NC State features a star quarterback of its own in Russell Wilson, who ranks fourth in the country in total offense (332.0 ypg) while leading an attack that averages an ACC-best 448.9 total yards per game. The key for the Wolfpack against Florida State’s defense, which leads the nation in sacks (4.29 per game), is pass protection. Wilson has thrown eight interceptions in the past three games, and he’ll have a difficult time bucking that trend if he’s running for his life all night.
Clemson (4–3, 2–2 ACC) at Boston College (2–5, 0–4 ACC), Saturday, noon ET
Clemson has turned around what was becoming a disappointing season to fight its way into contention in the Atlantic Division. Boston College? Not so much.
The Eagles, who lost to Maryland 24–21 last week, have dropped five consecutive games since their 2–0 start. If that weren’t bad enough, they have to try to stop the skid this week at far less than full strength on defense. Defensive end Alex Albright, the team leader in sacks and tackles for a loss, was lost for the season last week with a fractured fibula. Safety Wes Davis suffered a neck injury that required hospitalization, and cornerback DeLeon Gause left the game with a knee injury that has put his status for this week’s game in doubt.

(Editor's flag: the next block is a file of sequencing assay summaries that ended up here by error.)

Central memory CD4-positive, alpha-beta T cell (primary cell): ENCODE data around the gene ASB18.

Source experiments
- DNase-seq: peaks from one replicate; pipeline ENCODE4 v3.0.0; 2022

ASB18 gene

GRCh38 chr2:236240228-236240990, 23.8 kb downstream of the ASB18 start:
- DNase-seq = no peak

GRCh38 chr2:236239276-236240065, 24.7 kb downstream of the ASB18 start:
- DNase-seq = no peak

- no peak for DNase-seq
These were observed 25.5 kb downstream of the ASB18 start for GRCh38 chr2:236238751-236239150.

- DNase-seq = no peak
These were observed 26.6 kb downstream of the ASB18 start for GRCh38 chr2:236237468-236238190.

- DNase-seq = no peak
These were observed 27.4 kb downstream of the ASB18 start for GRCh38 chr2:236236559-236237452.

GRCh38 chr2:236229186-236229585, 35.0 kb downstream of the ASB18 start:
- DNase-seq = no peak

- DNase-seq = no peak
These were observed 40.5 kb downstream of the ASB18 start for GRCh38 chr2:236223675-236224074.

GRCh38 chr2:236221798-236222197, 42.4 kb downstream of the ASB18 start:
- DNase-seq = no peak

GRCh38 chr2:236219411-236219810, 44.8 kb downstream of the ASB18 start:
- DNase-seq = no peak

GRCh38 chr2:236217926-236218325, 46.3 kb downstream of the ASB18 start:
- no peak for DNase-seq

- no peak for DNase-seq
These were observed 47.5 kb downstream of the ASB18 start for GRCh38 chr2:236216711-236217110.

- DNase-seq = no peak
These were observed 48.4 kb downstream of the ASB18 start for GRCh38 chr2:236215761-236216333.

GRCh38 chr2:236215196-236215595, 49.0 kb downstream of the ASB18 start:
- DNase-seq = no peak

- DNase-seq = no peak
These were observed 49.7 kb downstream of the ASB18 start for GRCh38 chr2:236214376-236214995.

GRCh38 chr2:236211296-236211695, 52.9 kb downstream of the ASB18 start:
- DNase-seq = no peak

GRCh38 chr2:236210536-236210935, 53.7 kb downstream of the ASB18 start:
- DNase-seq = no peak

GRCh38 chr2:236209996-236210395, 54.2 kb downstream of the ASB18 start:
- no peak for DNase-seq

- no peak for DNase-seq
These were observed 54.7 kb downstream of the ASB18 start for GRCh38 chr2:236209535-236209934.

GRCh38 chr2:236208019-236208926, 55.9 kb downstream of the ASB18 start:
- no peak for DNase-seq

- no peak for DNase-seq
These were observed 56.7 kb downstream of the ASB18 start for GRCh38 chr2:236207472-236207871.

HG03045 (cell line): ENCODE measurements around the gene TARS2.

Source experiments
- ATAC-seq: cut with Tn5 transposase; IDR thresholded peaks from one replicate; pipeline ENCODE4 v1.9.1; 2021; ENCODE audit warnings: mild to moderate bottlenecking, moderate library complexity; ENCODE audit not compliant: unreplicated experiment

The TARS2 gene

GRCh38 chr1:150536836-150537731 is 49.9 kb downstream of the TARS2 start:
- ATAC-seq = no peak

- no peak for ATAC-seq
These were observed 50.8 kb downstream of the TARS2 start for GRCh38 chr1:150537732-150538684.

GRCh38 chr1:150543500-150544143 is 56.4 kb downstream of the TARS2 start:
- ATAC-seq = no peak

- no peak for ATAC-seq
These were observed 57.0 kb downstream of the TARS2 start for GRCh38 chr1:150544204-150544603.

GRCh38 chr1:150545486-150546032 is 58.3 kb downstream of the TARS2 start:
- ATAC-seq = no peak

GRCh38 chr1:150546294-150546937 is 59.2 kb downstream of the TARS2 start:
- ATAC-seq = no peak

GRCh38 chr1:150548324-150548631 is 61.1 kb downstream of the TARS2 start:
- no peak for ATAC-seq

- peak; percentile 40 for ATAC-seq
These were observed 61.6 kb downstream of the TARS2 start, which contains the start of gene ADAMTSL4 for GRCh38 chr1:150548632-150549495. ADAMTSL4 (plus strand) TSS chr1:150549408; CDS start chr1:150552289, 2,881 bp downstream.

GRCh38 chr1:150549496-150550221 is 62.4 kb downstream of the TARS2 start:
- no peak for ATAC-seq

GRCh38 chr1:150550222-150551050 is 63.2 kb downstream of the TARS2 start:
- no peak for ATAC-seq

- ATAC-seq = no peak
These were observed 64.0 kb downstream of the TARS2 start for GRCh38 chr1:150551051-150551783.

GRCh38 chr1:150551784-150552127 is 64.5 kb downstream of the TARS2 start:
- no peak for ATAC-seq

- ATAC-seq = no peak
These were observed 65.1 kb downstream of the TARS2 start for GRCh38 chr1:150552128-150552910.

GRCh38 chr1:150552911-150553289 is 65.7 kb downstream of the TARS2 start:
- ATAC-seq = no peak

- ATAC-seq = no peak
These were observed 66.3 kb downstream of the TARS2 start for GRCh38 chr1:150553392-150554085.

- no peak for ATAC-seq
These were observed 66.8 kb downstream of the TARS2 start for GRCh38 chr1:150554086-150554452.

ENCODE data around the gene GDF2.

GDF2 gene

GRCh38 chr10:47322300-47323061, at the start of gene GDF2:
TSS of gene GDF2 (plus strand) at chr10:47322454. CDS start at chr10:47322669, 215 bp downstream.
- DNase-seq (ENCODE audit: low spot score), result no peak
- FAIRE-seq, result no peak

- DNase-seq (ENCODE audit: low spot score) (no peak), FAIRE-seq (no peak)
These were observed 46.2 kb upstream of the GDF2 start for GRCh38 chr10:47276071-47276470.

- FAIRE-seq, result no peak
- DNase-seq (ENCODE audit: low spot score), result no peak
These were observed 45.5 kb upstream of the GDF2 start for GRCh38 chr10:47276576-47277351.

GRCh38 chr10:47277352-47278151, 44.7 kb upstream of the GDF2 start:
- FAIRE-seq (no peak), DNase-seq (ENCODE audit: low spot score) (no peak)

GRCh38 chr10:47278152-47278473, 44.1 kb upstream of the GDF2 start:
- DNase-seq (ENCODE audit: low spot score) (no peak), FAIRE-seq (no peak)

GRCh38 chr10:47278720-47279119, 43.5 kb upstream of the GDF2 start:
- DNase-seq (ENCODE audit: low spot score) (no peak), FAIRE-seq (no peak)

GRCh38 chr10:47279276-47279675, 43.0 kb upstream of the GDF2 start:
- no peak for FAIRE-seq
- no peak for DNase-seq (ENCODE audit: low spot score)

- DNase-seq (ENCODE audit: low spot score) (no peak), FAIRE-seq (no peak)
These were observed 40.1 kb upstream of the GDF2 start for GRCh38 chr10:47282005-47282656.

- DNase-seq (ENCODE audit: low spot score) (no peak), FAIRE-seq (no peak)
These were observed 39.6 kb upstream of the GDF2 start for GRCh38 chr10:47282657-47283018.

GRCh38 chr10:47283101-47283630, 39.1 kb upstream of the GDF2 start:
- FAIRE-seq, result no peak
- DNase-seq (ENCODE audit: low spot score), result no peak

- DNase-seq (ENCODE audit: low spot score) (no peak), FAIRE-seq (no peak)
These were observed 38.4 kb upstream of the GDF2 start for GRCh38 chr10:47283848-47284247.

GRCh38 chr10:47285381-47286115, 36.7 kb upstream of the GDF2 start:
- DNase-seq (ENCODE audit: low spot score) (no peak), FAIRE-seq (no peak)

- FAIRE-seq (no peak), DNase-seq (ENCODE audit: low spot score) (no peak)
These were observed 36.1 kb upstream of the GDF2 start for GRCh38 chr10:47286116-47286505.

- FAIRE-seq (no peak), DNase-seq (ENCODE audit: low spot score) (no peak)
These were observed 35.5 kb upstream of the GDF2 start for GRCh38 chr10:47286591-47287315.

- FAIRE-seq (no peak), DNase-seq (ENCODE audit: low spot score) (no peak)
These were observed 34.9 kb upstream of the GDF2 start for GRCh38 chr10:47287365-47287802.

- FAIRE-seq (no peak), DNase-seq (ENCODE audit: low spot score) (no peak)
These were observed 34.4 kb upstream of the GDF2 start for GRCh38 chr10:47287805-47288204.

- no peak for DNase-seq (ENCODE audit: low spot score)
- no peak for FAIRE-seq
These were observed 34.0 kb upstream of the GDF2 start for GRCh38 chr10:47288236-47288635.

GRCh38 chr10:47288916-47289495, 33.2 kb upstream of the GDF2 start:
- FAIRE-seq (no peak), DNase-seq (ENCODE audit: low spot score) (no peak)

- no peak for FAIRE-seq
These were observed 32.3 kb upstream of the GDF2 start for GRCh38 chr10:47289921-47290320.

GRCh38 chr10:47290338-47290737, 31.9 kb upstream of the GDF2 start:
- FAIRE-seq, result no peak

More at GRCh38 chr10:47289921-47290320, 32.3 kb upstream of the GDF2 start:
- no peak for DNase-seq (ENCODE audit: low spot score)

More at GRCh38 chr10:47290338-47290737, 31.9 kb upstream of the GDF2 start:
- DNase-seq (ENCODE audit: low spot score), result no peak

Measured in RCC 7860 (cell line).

That’s a tough way to take on the Tigers, who have won two games in a row since their three-game losing streak. Tailback Andre Ellington has been the driving force, rushing for a career-high 166 yards and two touchdowns in a 27–13 victory over Georgia Tech last week. Ellington, who also caught a touchdown pass in that game, will take aim at a Boston College defense that ranks fourth in the country against the run (83.6 yards per game).